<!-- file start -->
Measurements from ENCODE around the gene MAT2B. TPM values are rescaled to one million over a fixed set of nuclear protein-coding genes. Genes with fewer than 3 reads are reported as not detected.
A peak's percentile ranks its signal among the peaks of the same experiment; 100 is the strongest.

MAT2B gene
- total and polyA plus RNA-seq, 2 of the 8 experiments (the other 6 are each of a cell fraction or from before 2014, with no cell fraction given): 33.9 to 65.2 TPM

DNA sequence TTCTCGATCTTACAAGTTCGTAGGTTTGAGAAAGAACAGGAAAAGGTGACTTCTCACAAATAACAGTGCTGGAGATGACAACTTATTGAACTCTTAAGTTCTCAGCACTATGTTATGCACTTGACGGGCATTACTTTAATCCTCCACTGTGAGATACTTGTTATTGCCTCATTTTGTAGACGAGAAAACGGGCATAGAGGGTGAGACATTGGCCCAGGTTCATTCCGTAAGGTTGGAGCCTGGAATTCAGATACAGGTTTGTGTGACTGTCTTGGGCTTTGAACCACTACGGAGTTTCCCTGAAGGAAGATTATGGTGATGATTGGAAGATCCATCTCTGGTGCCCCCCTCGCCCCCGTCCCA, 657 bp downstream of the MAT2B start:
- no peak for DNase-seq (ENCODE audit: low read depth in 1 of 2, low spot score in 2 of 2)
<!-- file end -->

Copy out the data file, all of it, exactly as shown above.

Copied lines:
Measurements from ENCODE around the gene MAT2B. TPM values are rescaled to one million over a fixed set of nuclear protein-coding genes. Genes with fewer than 3 reads are reported as not detected.
A peak's percentile ranks its signal among the peaks of the same experiment; 100 is the strongest.

MAT2B gene
- total and polyA plus RNA-seq, 2 of the 8 experiments (the other 6 are each of a cell fraction or from before 2014, with no cell fraction given): 33.9 to 65.2 TPM

DNA sequence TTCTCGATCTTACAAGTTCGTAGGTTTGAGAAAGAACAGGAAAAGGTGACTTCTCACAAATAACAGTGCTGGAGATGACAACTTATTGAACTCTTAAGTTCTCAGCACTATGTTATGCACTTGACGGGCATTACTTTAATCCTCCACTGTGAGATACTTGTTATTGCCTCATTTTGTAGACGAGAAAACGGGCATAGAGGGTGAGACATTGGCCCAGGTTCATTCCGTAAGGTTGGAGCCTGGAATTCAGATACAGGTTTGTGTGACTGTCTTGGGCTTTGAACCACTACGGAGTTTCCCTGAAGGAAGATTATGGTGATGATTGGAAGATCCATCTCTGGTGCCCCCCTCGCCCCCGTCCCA, 657 bp downstream of the MAT2B start:
- no peak for DNase-seq (ENCODE audit: low read depth in 1 of 2, low spot score in 2 of 2)